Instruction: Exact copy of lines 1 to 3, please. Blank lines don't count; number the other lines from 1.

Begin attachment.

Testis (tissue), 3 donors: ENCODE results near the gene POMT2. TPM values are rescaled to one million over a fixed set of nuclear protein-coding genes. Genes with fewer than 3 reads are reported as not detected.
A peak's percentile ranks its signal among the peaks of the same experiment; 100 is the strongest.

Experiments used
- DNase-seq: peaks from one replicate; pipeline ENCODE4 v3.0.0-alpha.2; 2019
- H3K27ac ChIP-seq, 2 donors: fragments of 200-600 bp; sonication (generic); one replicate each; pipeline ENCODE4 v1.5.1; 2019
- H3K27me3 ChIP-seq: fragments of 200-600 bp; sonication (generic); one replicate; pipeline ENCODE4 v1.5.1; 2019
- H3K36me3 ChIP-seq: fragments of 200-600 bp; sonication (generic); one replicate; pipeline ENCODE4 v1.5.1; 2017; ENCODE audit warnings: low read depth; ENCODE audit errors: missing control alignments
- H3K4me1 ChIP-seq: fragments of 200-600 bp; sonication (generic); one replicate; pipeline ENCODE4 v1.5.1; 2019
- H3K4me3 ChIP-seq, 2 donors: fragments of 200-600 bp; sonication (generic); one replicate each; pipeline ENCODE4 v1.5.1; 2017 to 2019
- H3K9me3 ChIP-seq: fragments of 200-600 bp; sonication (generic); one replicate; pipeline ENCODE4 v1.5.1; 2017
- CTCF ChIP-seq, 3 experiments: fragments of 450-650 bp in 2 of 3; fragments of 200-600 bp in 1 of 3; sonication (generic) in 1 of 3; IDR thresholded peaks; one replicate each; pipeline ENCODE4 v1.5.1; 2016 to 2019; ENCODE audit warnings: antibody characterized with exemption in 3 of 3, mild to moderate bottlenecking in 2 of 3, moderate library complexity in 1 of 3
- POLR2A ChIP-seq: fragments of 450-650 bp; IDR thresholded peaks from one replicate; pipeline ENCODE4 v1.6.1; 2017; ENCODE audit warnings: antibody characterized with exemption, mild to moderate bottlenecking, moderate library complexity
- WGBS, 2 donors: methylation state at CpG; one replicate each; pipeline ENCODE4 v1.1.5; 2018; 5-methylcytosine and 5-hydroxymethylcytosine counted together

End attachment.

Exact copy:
Testis (tissue), 3 donors: ENCODE results near the gene POMT2. TPM values are rescaled to one million over a fixed set of nuclear protein-coding genes. Genes with fewer than 3 reads are reported as not detected.
A peak's percentile ranks its signal among the peaks of the same experiment; 100 is the strongest.

Experiments used